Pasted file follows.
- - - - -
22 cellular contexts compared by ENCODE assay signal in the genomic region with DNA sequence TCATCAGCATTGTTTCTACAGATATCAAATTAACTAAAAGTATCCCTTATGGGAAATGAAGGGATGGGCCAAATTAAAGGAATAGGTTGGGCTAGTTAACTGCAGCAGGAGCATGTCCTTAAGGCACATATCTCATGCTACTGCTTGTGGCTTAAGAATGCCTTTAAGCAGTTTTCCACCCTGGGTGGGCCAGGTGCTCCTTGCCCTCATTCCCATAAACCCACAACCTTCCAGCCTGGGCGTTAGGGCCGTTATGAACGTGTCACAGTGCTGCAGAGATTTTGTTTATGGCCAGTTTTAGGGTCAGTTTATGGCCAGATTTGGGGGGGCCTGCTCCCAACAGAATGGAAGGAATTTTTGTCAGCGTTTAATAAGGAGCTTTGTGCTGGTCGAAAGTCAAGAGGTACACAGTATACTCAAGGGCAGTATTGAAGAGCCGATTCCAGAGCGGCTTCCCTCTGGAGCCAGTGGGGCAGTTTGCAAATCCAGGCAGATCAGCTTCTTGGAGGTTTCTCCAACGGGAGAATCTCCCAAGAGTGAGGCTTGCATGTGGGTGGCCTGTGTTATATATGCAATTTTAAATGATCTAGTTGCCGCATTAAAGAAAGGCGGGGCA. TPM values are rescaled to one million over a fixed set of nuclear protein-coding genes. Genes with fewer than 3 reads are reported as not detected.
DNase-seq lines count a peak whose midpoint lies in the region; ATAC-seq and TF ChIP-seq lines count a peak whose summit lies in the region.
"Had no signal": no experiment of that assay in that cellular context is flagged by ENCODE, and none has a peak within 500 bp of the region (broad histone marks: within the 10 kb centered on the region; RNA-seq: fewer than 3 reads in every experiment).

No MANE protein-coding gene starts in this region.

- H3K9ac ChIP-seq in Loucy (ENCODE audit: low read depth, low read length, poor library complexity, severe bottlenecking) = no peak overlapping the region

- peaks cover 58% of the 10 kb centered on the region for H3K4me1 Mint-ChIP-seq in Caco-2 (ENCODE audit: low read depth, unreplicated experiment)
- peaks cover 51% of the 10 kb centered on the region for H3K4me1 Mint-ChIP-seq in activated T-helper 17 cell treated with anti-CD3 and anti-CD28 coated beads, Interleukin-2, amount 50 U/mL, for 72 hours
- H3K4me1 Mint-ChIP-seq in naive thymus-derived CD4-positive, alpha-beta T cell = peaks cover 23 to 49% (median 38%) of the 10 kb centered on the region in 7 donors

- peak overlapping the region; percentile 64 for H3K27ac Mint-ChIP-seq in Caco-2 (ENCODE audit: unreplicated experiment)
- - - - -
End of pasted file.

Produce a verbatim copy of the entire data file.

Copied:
22 cellular contexts compared by ENCODE assay signal in the genomic region with DNA sequence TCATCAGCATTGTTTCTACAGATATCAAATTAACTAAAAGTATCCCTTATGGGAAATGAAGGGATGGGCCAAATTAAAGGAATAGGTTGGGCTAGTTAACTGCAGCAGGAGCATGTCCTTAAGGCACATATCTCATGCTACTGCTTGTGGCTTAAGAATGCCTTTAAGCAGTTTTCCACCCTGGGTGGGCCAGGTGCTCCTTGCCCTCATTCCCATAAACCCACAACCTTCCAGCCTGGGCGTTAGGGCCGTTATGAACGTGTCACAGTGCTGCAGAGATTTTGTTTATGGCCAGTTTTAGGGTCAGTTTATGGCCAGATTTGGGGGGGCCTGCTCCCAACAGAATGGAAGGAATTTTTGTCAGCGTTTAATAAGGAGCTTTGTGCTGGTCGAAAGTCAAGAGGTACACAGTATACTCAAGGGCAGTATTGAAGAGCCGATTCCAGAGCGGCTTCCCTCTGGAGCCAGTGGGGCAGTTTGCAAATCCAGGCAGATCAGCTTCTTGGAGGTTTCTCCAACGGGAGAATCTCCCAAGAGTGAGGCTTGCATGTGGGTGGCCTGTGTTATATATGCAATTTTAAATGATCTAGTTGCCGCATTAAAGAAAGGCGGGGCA. TPM values are rescaled to one million over a fixed set of nuclear protein-coding genes. Genes with fewer than 3 reads are reported as not detected.
DNase-seq lines count a peak whose midpoint lies in the region; ATAC-seq and TF ChIP-seq lines count a peak whose summit lies in the region.
"Had no signal": no experiment of that assay in that cellular context is flagged by ENCODE, and none has a peak within 500 bp of the region (broad histone marks: within the 10 kb centered on the region; RNA-seq: fewer than 3 reads in every experiment).

No MANE protein-coding gene starts in this region.

- H3K9ac ChIP-seq in Loucy (ENCODE audit: low read depth, low read length, poor library complexity, severe bottlenecking) = no peak overlapping the region

- peaks cover 58% of the 10 kb centered on the region for H3K4me1 Mint-ChIP-seq in Caco-2 (ENCODE audit: low read depth, unreplicated experiment)
- peaks cover 51% of the 10 kb centered on the region for H3K4me1 Mint-ChIP-seq in activated T-helper 17 cell treated with anti-CD3 and anti-CD28 coated beads, Interleukin-2, amount 50 U/mL, for 72 hours
- H3K4me1 Mint-ChIP-seq in naive thymus-derived CD4-positive, alpha-beta T cell = peaks cover 23 to 49% (median 38%) of the 10 kb centered on the region in 7 donors

- peak overlapping the region; percentile 64 for H3K27ac Mint-ChIP-seq in Caco-2 (ENCODE audit: unreplicated experiment)